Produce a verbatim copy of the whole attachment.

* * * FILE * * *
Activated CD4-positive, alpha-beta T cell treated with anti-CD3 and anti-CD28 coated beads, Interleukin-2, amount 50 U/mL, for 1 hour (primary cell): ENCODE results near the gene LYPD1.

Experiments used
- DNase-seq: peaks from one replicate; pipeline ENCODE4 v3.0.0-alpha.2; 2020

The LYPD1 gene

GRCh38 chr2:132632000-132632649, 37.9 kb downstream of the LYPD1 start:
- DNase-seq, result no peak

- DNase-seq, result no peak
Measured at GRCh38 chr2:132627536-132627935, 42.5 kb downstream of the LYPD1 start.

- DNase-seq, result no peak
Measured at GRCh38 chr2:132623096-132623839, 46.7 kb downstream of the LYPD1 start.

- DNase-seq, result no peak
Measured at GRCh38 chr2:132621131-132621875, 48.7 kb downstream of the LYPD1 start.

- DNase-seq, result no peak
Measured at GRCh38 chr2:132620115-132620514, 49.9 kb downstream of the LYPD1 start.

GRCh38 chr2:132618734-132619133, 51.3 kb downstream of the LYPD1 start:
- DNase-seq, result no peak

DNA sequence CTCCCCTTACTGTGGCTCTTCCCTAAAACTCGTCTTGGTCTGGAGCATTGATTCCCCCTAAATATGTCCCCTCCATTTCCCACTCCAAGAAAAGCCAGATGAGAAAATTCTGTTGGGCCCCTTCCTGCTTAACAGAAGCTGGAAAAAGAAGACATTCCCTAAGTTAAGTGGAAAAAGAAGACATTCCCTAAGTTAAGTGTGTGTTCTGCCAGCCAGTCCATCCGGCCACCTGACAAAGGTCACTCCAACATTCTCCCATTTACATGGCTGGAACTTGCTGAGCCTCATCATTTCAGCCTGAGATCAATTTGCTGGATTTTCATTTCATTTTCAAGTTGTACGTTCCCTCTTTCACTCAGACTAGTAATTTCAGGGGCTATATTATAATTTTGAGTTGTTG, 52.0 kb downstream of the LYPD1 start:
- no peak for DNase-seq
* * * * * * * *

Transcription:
Activated CD4-positive, alpha-beta T cell treated with anti-CD3 and anti-CD28 coated beads, Interleukin-2, amount 50 U/mL, for 1 hour (primary cell): ENCODE results near the gene LYPD1.

Experiments used
- DNase-seq: peaks from one replicate; pipeline ENCODE4 v3.0.0-alpha.2; 2020

The LYPD1 gene

GRCh38 chr2:132632000-132632649, 37.9 kb downstream of the LYPD1 start:
- DNase-seq, result no peak

- DNase-seq, result no peak
Measured at GRCh38 chr2:132627536-132627935, 42.5 kb downstream of the LYPD1 start.

- DNase-seq, result no peak
Measured at GRCh38 chr2:132623096-132623839, 46.7 kb downstream of the LYPD1 start.

- DNase-seq, result no peak
Measured at GRCh38 chr2:132621131-132621875, 48.7 kb downstream of the LYPD1 start.

- DNase-seq, result no peak
Measured at GRCh38 chr2:132620115-132620514, 49.9 kb downstream of the LYPD1 start.

GRCh38 chr2:132618734-132619133, 51.3 kb downstream of the LYPD1 start:
- DNase-seq, result no peak

DNA sequence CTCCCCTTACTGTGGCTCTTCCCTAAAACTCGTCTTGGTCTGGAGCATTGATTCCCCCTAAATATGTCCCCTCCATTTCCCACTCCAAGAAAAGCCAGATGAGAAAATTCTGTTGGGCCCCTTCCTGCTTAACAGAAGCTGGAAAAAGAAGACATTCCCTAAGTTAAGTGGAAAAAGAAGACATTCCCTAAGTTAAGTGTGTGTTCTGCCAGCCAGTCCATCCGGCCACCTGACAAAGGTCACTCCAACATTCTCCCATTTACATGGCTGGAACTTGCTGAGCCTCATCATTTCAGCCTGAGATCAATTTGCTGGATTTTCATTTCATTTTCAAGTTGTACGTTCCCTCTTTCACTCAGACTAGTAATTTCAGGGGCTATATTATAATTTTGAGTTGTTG, 52.0 kb downstream of the LYPD1 start:
- no peak for DNase-seq